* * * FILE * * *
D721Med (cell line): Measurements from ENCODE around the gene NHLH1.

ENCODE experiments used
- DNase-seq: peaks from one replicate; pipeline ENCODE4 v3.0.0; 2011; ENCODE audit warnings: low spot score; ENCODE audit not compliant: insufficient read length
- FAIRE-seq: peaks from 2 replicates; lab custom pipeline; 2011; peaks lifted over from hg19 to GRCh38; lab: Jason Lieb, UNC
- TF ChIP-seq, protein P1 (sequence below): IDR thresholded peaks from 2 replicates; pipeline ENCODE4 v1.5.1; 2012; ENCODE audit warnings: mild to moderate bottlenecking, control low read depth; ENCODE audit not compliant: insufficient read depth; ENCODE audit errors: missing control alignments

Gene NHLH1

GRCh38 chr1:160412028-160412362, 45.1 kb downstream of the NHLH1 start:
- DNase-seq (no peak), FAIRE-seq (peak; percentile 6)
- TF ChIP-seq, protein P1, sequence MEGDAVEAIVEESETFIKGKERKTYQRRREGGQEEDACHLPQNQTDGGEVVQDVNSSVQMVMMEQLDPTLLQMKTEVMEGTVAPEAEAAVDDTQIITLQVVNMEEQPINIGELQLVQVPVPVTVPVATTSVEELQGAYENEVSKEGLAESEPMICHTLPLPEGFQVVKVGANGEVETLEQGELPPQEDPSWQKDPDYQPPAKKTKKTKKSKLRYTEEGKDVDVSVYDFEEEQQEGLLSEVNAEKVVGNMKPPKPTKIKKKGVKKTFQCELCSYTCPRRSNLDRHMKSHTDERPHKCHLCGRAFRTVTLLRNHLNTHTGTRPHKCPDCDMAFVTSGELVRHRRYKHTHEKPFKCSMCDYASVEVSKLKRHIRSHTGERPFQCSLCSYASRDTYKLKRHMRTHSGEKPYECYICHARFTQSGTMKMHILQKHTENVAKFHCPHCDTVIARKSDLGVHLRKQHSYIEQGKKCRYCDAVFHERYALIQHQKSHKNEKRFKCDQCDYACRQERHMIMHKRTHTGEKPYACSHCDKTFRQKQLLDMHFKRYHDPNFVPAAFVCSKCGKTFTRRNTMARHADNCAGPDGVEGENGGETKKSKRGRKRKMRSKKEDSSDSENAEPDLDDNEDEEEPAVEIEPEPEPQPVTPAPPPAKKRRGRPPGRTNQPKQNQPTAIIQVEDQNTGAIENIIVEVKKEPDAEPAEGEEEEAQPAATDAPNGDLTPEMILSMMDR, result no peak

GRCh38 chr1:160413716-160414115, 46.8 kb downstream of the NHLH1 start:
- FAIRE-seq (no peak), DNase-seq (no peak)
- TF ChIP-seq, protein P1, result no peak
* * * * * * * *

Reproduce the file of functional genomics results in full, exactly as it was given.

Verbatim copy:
D721Med (cell line): Measurements from ENCODE around the gene NHLH1.

ENCODE experiments used
- DNase-seq: peaks from one replicate; pipeline ENCODE4 v3.0.0; 2011; ENCODE audit warnings: low spot score; ENCODE audit not compliant: insufficient read length
- FAIRE-seq: peaks from 2 replicates; lab custom pipeline; 2011; peaks lifted over from hg19 to GRCh38; lab: Jason Lieb, UNC
- TF ChIP-seq, protein P1 (sequence below): IDR thresholded peaks from 2 replicates; pipeline ENCODE4 v1.5.1; 2012; ENCODE audit warnings: mild to moderate bottlenecking, control low read depth; ENCODE audit not compliant: insufficient read depth; ENCODE audit errors: missing control alignments

Gene NHLH1

GRCh38 chr1:160412028-160412362, 45.1 kb downstream of the NHLH1 start:
- DNase-seq (no peak), FAIRE-seq (peak; percentile 6)
- TF ChIP-seq, protein P1, sequence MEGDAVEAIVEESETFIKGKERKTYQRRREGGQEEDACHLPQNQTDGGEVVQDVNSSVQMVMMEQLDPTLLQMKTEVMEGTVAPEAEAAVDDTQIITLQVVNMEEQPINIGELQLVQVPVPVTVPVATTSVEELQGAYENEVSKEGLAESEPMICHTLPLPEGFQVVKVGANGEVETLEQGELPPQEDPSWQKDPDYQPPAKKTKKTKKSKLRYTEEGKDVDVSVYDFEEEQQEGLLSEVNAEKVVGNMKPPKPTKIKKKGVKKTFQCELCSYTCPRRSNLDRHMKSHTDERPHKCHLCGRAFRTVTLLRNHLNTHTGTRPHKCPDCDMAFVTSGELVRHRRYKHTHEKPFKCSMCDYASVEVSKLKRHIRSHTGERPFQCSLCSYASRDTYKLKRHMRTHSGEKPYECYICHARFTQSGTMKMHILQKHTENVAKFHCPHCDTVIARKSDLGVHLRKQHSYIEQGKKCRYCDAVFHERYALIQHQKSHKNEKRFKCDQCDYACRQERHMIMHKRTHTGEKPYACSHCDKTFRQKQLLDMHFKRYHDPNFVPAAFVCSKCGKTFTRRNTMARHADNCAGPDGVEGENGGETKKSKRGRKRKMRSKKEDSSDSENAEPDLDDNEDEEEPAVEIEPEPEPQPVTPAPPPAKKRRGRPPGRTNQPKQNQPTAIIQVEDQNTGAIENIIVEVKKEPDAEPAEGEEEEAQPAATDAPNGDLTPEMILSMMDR, result no peak

GRCh38 chr1:160413716-160414115, 46.8 kb downstream of the NHLH1 start:
- FAIRE-seq (no peak), DNase-seq (no peak)
- TF ChIP-seq, protein P1, result no peak